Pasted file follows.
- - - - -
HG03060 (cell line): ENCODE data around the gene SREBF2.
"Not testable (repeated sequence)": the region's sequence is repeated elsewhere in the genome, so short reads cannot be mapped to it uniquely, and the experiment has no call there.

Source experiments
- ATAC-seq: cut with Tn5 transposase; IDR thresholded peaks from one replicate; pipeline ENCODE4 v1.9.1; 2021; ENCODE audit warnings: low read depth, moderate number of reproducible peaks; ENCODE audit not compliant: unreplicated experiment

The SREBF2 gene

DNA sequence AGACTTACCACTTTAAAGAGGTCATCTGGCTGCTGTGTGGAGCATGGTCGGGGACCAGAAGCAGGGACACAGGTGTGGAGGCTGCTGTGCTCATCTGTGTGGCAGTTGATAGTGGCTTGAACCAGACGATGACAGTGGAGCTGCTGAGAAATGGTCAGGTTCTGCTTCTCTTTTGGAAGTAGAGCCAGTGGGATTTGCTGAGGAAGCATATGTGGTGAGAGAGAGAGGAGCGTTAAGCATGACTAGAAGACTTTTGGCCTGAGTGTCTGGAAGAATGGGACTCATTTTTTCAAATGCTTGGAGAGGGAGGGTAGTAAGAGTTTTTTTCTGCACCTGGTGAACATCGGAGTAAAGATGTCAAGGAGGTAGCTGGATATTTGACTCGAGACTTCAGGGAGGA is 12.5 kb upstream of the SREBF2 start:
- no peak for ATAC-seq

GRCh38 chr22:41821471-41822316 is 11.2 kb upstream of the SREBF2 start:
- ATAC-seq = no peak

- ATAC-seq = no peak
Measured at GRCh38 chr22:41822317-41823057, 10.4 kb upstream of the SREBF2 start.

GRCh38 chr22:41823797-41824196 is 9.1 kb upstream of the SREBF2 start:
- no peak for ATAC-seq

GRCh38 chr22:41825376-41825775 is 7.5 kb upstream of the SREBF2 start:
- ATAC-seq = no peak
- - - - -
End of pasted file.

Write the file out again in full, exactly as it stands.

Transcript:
HG03060 (cell line): ENCODE data around the gene SREBF2.
"Not testable (repeated sequence)": the region's sequence is repeated elsewhere in the genome, so short reads cannot be mapped to it uniquely, and the experiment has no call there.

Source experiments
- ATAC-seq: cut with Tn5 transposase; IDR thresholded peaks from one replicate; pipeline ENCODE4 v1.9.1; 2021; ENCODE audit warnings: low read depth, moderate number of reproducible peaks; ENCODE audit not compliant: unreplicated experiment

The SREBF2 gene

DNA sequence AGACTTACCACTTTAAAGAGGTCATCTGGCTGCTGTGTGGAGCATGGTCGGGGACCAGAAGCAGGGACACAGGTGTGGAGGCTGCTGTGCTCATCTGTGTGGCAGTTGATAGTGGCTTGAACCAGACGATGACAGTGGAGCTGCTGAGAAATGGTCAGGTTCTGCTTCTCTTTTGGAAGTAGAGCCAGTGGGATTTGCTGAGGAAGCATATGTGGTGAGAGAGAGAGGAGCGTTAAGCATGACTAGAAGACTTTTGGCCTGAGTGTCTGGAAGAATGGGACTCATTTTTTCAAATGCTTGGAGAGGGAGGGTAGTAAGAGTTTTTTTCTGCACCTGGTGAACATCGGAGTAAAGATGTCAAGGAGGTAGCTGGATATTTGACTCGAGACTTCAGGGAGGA is 12.5 kb upstream of the SREBF2 start:
- no peak for ATAC-seq

GRCh38 chr22:41821471-41822316 is 11.2 kb upstream of the SREBF2 start:
- ATAC-seq = no peak

- ATAC-seq = no peak
Measured at GRCh38 chr22:41822317-41823057, 10.4 kb upstream of the SREBF2 start.

GRCh38 chr22:41823797-41824196 is 9.1 kb upstream of the SREBF2 start:
- no peak for ATAC-seq

GRCh38 chr22:41825376-41825775 is 7.5 kb upstream of the SREBF2 start:
- ATAC-seq = no peak